The rapid expansion of cyber technology and digital tools promises to improve our lives and revolutionize industries. However, the development of risk management and legal measures have lagged, and that poses a danger.
“We must work to ensure these technologies are designed, developed, deployed, and used in a responsible way,” said United States Counselor to the United Nations Economic and Social Council Ed Heartney. “Innovation must not disregard human rights concerns, and human rights should be a centerpiece for any international agreement driving responsible practices in the digital sphere.”
“The United States remains concerned with the growing list of technology misuses for censorship, transnational repression, arbitrary or unlawful surveillance and other privacy violations, and disinformation. These misuses have been further exacerbated in some countries by repressive legislative environments intended to silence peaceful critics and limit factual reporting,” he said.
“We are particularly concerned by the proliferation and misuse of commercial spyware to target human rights defenders, activists, journalists, and perceived critics, as well as diplomats and their families,” said Counselor Heartney. “These technologies often give perpetrators unfettered access to personal information and locations without the user’s awareness.”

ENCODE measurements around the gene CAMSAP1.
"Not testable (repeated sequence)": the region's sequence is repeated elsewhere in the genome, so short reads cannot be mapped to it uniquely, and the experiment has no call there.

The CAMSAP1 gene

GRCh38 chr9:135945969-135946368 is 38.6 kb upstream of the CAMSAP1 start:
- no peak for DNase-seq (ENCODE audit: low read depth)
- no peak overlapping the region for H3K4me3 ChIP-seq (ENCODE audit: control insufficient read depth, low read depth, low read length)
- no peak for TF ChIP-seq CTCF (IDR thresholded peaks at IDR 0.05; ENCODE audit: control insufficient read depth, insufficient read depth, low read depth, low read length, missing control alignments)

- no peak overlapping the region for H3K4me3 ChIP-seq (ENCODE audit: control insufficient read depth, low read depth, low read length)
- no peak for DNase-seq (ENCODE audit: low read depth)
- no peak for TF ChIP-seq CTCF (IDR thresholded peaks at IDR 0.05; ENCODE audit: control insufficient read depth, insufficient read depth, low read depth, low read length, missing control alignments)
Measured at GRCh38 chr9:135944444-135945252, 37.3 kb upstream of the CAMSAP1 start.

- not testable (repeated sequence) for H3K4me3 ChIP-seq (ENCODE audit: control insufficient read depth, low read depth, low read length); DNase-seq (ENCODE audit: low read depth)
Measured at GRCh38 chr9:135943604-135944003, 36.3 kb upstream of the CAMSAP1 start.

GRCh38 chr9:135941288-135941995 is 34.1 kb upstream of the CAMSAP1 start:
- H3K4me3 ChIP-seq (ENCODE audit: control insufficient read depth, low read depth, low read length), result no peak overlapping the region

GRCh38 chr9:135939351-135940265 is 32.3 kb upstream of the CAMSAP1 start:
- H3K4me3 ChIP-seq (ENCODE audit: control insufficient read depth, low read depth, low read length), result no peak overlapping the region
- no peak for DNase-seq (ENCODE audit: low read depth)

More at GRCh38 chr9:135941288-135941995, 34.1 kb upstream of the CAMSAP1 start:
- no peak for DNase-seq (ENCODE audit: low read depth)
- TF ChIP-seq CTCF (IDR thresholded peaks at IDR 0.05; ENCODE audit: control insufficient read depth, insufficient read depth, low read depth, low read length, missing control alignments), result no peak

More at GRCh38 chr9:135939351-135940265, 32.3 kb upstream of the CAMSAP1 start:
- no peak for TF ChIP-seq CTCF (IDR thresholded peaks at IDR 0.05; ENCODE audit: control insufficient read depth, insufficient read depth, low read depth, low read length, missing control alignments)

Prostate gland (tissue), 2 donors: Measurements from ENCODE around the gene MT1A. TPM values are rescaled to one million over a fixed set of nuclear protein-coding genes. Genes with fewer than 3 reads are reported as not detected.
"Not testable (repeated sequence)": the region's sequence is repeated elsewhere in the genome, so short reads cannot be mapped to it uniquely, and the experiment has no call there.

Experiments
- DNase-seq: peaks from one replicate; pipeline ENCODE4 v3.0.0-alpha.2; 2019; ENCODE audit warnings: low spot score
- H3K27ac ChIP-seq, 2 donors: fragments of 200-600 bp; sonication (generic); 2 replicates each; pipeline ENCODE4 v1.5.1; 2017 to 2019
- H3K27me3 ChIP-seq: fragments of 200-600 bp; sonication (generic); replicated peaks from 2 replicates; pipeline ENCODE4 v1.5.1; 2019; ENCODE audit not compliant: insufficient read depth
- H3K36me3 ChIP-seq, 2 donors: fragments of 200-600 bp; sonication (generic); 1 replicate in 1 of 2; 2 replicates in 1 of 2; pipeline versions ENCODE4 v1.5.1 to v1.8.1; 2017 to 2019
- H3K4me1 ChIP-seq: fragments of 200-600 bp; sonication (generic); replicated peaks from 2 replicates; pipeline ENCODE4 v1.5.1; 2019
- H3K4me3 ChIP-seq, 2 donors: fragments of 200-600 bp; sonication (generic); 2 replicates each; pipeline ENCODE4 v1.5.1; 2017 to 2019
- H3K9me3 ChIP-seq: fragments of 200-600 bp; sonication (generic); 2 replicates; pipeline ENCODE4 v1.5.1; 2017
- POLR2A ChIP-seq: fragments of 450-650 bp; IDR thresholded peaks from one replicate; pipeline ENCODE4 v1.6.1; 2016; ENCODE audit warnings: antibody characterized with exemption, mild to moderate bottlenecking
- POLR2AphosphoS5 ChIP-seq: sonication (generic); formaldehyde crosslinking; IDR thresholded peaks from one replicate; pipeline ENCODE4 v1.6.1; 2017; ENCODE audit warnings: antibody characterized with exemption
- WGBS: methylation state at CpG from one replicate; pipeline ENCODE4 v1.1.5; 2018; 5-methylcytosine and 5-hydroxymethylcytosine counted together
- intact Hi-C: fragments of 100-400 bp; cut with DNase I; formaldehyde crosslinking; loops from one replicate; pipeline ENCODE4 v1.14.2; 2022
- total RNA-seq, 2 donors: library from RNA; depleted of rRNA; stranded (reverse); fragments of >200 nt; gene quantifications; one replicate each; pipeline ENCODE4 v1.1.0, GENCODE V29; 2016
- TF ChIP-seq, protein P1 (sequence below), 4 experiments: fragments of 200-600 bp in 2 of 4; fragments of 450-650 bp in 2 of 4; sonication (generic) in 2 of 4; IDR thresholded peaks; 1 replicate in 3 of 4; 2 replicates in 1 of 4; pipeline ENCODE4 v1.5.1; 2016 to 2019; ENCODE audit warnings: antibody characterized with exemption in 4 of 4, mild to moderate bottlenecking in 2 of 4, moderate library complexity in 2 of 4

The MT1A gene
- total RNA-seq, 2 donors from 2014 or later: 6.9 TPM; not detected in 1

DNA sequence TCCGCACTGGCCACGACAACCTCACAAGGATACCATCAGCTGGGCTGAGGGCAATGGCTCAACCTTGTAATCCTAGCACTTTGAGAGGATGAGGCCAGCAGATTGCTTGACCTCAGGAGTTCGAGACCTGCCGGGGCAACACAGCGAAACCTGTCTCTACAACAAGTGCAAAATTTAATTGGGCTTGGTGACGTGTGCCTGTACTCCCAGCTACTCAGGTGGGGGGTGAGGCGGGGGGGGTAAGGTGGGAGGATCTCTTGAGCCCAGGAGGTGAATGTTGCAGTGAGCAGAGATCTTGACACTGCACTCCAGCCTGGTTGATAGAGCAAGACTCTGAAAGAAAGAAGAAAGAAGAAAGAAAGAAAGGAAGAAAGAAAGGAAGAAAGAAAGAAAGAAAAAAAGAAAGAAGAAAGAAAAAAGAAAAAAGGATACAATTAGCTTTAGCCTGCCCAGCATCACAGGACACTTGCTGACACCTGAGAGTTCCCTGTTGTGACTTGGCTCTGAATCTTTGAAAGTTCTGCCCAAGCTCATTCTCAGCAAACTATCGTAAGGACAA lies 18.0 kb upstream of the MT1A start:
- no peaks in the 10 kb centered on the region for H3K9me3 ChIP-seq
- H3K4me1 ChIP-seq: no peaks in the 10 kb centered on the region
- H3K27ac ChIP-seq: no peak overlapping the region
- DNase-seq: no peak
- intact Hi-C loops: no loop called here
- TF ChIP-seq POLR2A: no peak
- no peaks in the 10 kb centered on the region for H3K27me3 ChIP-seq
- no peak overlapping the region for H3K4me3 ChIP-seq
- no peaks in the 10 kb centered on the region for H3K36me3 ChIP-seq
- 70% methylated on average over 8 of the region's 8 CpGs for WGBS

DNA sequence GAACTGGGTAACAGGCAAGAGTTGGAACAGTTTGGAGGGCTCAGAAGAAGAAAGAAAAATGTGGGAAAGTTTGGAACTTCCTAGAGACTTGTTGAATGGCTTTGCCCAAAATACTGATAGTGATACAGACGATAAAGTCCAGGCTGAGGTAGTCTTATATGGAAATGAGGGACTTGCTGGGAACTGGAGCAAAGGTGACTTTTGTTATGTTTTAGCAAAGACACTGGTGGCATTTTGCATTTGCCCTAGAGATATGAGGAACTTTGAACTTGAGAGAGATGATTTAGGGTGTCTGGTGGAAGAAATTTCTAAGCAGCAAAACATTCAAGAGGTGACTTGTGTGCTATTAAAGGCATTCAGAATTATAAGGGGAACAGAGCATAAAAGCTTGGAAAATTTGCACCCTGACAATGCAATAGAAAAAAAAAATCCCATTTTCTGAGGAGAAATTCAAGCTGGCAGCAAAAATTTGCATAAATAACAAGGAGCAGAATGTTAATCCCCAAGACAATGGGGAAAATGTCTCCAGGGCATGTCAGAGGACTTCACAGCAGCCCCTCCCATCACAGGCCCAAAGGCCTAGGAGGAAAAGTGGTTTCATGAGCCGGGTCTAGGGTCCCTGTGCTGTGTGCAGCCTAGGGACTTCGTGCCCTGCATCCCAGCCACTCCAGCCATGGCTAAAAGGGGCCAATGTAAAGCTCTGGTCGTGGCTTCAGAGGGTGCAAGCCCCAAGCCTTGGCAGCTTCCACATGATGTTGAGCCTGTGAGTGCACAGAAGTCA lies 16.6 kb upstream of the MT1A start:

“Activists lobbying for women’s rights are being harassed and intimidated. Journalists are being targeted for factual reporting on corrupt or authoritarian practices. For example, civil society experts reported finding commercial spyware on a prominent Russian journalist’s phone,” he said. “These cases of digital repression can also lead to physical abuses, such as arbitrary detentions, disappearances, and extrajudicial killings in the most egregious of cases.”
A number of these challenges were recently addressed by the Freedom Online Coalition, a group of countries specifically dedicated to supporting and advancing respect for human rights online and in digital contexts. The Coalition, with the United States at its head this year, “is developing a set of donor principles to align investments in digital governance and data management programs with our commitments to human rights and democratic values,” said Counselor Heartney.
“The United States remains committed to working with all relevant stakeholders on approaches that drive innovation and inclusive economic growth while respecting universal human rights,” he said.
“We call on other governments,” said Counselor Heartney, “to join us in taking meaningful actions to discourage the misuse of commercial spyware, develop responsible use practices that are consistent with respect for universal human rights and the rule of law, and drive responsible business practices in that area.”